Every week we’d also give a handful of ‘TP sessions’ – Teaching Practices involving 40 minutes of actual real life teaching to actual real life Vietnamese students (by the end of my lessons they were often decidedly less ‘real life’, especially when I was barking on at the poor bastards about grammar and tenses that even I don’t really understand).

The days were long, the hours intense, and with evenings crammed with filling in increasingly detailed lesson plans for the next day, it became quite a stressful experience. Indeed, two people on our course dropped out after the first week, such was the sheer volume of work we had to get done. CELTA fully deserves its reputation for being a sort of teaching bootcamp.

So it sounds like hell, right? Yeah, it was pretty hellish. But through it all some strange things happened. For one thing, I found that my teaching skills actually improved over the four weeks of the course, and that from delivering some faltering and disjointed early lessons when I must have looked like a bit of a lemon, by the end of the course I felt I was able to put together and then to effectively deliver some pretty decent lesson plans.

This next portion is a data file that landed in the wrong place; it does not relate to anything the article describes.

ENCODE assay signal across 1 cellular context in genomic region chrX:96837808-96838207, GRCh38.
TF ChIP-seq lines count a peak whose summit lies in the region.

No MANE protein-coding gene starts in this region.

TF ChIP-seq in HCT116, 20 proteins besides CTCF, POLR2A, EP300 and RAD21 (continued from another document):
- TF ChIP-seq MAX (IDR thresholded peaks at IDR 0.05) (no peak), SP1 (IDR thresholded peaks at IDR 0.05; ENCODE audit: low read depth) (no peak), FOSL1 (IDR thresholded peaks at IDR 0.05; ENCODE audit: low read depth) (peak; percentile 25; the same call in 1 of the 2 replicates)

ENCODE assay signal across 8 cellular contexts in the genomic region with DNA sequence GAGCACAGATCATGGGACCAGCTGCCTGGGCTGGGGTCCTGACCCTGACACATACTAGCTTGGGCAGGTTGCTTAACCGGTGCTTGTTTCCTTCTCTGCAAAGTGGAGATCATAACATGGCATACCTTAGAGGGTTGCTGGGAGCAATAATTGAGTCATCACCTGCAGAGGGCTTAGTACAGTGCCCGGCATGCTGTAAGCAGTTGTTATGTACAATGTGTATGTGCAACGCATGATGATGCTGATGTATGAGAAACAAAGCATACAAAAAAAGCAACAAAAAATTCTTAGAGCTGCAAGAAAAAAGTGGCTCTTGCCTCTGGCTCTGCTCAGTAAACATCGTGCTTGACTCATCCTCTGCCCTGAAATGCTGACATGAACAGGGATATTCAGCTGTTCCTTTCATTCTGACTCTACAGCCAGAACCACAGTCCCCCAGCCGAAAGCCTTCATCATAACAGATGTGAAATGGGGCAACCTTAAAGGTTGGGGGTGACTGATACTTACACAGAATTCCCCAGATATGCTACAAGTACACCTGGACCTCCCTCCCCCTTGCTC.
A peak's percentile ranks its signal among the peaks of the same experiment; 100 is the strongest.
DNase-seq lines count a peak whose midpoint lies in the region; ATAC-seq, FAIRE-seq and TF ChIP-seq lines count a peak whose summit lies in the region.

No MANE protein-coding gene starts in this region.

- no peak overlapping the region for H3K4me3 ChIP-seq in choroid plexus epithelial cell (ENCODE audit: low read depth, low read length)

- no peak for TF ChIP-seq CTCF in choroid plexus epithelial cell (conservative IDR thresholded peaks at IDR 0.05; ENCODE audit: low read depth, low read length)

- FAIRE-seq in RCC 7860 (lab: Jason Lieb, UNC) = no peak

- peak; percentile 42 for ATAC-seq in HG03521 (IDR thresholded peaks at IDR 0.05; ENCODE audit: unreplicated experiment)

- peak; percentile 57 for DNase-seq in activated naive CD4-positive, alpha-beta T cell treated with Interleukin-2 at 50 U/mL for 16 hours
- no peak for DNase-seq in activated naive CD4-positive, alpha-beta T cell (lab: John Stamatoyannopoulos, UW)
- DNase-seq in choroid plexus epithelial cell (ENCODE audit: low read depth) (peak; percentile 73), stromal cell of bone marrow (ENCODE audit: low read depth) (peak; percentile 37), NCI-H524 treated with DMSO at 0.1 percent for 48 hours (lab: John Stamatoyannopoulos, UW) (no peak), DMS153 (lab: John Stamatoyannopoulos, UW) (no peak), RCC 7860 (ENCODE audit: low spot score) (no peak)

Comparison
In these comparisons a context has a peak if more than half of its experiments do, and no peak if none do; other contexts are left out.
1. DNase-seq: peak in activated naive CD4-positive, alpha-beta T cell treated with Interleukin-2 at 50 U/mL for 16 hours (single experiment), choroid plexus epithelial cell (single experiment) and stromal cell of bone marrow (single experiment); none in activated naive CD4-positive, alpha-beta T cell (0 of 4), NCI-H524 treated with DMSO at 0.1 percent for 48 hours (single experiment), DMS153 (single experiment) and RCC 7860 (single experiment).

I even found I enjoyed teaching the students – fancy that! Those of you who follow me on Facebook might have noticed a flood of Vietnamese people becoming my Facebook friends over the weekend. They’re some of the two dozen or so wonderful people from the elementary and intermediate classes we taught. Some of them are dazzlingly intelligent people, and all of them were among the friendliest people you could ever hope to meet. We the CELTA teachers took the students for a beer on Thursday night last week, to thank them for being so patient with us over the last month. They swiftly drank us all under the table. Mot hai baa yo, indeed!

To anyone who wants to come and teach English overseas, my advice is to come and do a CELTA first. Don’t waste your time with any cheap TEFL course that doesn’t involve an actual real teaching element. Learning to be a teacher without teaching is like learning to drive a car just by reading a book, but without actually sitting behind the wheel.

Sure, its hard work. Its stressful. In fact its bloody terrifying when you first stand up at the front of a classroom and see 15 pairs of expectant eyes staring back at you, waiting to be taught. I’ve played drums in front of hundreds of people I don’t know before, and I don’t even get nervous anymore, and yet when I first found myself in front of a dozen Viet students I was beside myself with nerves!